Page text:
Amid pandemic, medical trainees describe fear, pride
NEJM paper relates survey respondents' candid expressions of distress and admiration, among other emotions.
Brian Donohue - 206.543.7856, firstname.lastname@example.org
The COVID-19 pandemic poses challenges not only for front-line caregivers but also for healthcare workers in training. Reflections of more than 300 medical students, residents, and fellows at the University of Washington School of Medicine have led to a paper published today in the New England Journal of Medicine.
In their Perspective, UW Medicine Drs. Thomas Gallagher and Anneliese Schleyer discuss how these students and trainees expressed confronting many of the same anxieties faced by more seasoned healthcare workers, and offering help nonetheless in the care of patients with COVID-19.
Wrote one student: “It was challenging [to] ask myself how important is it to protect myself? How important am I in the medical team? Should I let others use resources such as masks, and use less for myself?”
Gallagher, a UW professor of internal medicine and of bioethics and humanities, said he “was struck by the degree to which these medical students and trainees were aware of how their decisions affected not only patients, but their housemates, their immediate and extended families, the colleagues who might have to cover a shift for them, and members of the public they might contact in the grocery store.”
Schleyer, a UW associate professor of general internal medicine, thought trainees’ comments reflected diligent efforts, amid unprecedented complexity, to define their roles and contributions to the cause.
“In the midst of uncertainty and a rapidly changing world, the voice of UW students and trainees emerged clearly, as one of strength, compassion, commitment, and leadership,” she said. “I am further gratified to see physicians-in-training at other institutions also stepping forward to meet these unprecedented challenges.”
Near ground zero of the first U.S. COVID-19 patient case, the UW School of Medicine was among the first nationwide to remove medical students from clinical rotations, on March 16. (It has since canceled clerkships through spring.) The next day, the Association of American Medical Colleges recommended that member schools suspend clinical rotations for medical students for at least two weeks (recently extended through at least April 14).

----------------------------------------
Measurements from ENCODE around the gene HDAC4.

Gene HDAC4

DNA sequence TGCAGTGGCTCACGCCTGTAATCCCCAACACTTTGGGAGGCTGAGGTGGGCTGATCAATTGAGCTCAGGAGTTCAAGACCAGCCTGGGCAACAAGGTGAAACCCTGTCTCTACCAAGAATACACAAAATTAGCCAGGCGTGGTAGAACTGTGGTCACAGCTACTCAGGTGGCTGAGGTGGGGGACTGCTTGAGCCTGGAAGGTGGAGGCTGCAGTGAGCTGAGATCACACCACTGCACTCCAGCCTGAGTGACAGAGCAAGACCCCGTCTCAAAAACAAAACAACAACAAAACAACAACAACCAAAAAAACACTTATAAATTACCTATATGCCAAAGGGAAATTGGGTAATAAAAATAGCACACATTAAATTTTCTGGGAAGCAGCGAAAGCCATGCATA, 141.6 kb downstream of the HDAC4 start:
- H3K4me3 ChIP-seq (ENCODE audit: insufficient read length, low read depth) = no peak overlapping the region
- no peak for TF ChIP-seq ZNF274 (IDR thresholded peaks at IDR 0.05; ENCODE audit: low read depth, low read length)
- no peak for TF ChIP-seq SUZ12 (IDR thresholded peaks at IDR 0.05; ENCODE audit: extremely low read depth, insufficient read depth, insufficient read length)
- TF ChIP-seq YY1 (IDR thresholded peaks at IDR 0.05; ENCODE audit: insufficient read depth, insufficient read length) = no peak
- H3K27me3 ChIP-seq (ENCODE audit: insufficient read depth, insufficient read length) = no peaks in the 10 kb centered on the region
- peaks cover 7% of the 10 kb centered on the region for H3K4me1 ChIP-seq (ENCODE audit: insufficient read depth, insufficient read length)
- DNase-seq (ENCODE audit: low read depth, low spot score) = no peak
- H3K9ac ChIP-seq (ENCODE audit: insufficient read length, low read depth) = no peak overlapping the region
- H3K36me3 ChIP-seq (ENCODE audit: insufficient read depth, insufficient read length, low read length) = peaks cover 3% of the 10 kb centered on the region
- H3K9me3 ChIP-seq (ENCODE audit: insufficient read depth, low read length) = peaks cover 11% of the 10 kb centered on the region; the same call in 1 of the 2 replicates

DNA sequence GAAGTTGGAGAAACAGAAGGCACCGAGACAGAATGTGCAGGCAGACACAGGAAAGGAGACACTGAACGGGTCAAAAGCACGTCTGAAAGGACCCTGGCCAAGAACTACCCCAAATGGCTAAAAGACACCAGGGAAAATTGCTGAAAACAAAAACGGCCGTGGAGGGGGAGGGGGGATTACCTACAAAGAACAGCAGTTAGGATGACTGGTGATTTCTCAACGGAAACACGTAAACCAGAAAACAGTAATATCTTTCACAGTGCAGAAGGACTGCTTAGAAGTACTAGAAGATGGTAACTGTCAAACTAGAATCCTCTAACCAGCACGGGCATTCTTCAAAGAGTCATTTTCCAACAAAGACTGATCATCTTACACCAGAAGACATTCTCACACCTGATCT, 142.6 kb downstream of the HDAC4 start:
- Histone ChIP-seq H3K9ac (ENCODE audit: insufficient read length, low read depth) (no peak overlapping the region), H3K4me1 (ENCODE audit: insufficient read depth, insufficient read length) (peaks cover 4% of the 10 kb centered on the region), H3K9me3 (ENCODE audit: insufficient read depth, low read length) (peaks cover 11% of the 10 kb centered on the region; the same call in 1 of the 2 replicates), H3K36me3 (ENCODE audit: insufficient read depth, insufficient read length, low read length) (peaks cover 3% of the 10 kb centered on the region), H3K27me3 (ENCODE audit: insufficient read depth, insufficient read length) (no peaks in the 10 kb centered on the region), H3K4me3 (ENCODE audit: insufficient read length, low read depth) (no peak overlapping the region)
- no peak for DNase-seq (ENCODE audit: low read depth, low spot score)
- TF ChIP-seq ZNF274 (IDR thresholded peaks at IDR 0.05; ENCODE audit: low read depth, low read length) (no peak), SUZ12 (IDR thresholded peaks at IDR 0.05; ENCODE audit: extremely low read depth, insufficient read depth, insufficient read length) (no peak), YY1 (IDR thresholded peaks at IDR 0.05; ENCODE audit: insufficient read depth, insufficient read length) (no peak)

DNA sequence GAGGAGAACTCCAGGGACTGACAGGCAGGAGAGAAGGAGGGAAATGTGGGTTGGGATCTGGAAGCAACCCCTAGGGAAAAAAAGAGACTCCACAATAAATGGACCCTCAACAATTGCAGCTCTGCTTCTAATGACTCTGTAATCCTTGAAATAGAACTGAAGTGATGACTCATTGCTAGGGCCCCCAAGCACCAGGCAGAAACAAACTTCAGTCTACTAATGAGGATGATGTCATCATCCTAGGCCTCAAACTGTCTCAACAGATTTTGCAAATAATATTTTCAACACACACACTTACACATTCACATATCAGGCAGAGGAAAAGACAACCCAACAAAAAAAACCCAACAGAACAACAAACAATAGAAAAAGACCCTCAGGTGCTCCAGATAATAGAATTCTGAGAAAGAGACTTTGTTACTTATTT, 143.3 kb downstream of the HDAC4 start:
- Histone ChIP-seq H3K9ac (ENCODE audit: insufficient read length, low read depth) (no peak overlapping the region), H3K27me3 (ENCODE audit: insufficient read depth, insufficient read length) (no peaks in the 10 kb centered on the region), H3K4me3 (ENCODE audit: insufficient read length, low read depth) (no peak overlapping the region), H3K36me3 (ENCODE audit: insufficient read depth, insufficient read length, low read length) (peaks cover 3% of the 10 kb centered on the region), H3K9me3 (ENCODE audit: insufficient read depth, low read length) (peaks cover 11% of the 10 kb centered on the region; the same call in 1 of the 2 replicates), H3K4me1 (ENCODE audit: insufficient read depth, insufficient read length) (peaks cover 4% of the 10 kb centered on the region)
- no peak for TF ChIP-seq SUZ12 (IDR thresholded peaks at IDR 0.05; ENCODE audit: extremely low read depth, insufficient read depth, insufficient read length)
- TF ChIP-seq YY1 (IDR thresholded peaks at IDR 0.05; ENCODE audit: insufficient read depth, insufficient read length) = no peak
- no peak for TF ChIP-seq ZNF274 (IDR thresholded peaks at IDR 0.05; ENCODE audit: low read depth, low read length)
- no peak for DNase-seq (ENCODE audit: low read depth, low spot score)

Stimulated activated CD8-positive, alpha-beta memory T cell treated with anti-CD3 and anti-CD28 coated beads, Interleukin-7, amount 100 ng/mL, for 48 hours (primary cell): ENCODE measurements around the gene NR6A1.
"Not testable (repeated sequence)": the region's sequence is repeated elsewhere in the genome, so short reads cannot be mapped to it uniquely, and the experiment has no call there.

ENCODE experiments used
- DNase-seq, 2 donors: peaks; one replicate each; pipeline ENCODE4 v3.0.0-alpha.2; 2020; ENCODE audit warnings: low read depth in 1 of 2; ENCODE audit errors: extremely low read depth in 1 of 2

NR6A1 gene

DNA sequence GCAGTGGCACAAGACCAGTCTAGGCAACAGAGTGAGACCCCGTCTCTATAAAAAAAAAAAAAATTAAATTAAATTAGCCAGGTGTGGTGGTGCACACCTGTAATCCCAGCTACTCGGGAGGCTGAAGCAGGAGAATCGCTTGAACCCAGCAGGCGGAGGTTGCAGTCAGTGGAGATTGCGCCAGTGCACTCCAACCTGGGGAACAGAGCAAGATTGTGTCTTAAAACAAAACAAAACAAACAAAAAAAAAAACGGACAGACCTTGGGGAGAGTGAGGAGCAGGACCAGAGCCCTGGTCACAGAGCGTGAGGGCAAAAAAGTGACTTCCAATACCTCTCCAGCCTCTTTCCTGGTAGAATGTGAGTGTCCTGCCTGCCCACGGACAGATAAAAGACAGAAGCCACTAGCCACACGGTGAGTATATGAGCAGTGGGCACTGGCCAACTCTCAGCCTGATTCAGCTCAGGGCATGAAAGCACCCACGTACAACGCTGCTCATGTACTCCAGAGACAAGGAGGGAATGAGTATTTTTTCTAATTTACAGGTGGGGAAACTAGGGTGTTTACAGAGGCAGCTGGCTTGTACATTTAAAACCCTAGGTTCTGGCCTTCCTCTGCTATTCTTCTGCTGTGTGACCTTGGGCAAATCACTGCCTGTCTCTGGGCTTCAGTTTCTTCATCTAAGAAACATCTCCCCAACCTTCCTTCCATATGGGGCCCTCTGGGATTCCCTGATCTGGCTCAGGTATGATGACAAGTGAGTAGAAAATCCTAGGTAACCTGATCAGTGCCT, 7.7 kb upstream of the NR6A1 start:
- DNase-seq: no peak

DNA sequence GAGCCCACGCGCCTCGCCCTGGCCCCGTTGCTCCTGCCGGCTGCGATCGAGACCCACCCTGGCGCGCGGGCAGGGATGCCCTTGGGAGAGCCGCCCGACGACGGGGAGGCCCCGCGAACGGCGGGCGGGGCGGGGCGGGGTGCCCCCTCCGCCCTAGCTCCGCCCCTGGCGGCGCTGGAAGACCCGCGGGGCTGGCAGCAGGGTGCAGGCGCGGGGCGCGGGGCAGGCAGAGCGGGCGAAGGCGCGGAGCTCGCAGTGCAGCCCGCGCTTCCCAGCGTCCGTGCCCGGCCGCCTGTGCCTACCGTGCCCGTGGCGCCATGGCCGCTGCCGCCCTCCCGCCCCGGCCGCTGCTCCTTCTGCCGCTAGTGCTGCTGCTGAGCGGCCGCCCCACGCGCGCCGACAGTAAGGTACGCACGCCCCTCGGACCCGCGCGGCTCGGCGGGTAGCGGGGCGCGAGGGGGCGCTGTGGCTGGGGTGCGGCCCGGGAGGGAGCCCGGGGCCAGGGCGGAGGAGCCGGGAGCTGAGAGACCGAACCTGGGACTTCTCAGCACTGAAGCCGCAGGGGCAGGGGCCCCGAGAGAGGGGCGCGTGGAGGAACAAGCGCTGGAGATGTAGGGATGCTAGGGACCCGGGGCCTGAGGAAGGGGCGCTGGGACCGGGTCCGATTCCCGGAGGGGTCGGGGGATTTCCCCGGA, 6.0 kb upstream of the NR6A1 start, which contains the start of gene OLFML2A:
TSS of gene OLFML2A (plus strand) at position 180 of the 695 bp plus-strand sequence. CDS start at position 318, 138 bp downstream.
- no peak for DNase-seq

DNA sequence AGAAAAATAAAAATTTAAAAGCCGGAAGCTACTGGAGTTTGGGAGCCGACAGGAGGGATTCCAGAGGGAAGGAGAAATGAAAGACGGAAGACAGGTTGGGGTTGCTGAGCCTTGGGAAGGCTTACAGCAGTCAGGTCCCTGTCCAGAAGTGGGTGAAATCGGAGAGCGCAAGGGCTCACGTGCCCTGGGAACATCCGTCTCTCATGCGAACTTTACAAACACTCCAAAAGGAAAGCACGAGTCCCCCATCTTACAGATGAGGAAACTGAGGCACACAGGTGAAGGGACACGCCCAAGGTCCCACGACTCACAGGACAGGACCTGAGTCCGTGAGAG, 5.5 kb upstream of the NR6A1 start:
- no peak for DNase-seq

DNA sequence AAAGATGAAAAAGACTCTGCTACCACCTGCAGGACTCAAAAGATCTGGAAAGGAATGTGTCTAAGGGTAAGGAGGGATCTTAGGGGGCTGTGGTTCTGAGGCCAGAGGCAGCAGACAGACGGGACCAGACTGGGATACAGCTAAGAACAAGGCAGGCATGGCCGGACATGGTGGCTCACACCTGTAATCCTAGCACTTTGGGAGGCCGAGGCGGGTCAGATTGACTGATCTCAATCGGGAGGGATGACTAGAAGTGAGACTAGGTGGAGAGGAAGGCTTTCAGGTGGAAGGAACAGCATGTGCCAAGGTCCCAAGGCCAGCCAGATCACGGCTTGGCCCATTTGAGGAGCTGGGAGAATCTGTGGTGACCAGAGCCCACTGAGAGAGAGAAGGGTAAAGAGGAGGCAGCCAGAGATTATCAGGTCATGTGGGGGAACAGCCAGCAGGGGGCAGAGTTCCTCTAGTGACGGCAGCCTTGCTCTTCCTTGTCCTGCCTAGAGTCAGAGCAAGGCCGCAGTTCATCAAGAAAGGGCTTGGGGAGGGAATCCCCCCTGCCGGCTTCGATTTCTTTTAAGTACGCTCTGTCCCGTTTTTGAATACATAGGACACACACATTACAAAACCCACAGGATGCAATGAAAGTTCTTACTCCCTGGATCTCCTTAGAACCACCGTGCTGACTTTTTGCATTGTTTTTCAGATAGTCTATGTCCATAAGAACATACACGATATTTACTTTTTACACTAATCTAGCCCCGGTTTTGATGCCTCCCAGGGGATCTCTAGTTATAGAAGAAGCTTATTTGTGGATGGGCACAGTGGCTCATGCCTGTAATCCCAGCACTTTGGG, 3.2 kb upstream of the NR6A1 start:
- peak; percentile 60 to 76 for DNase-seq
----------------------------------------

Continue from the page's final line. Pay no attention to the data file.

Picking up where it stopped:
The directives disappointed one student, who noted that, while they understood the rationale for taking students off clinical rotations, “I think that I could learn more from this pandemic being out there than staying at home.”
Resident physicians and fellows have experienced varied degrees of involvement in COVID-19 patient care. Assigned rotations and patient surges have put some trainees on the front line.
“Decisions to isolate or test a patient are now massive decisions,” wrote a survey respondent. “The decision to not-test puts an entire floor of healthcare providers at risk - the decision to test uses a ton of PPE (personal protective equipment) which is in high demand.”
The potential ripple effects of decisions, in a time of so many unknowns and ad-hoc policymaking, seemed to weigh heavily on trainees, Gallagher said. He suggested several steps medical educators could take now to support students with the dilemmas they are facing.
Gallagher and Schleyer conclude their paper by noting, “Watching our students and trainees step up to care for the sick during the COVID-19 pandemic despite their fears gives us hope that the profession’s future is in good hands.”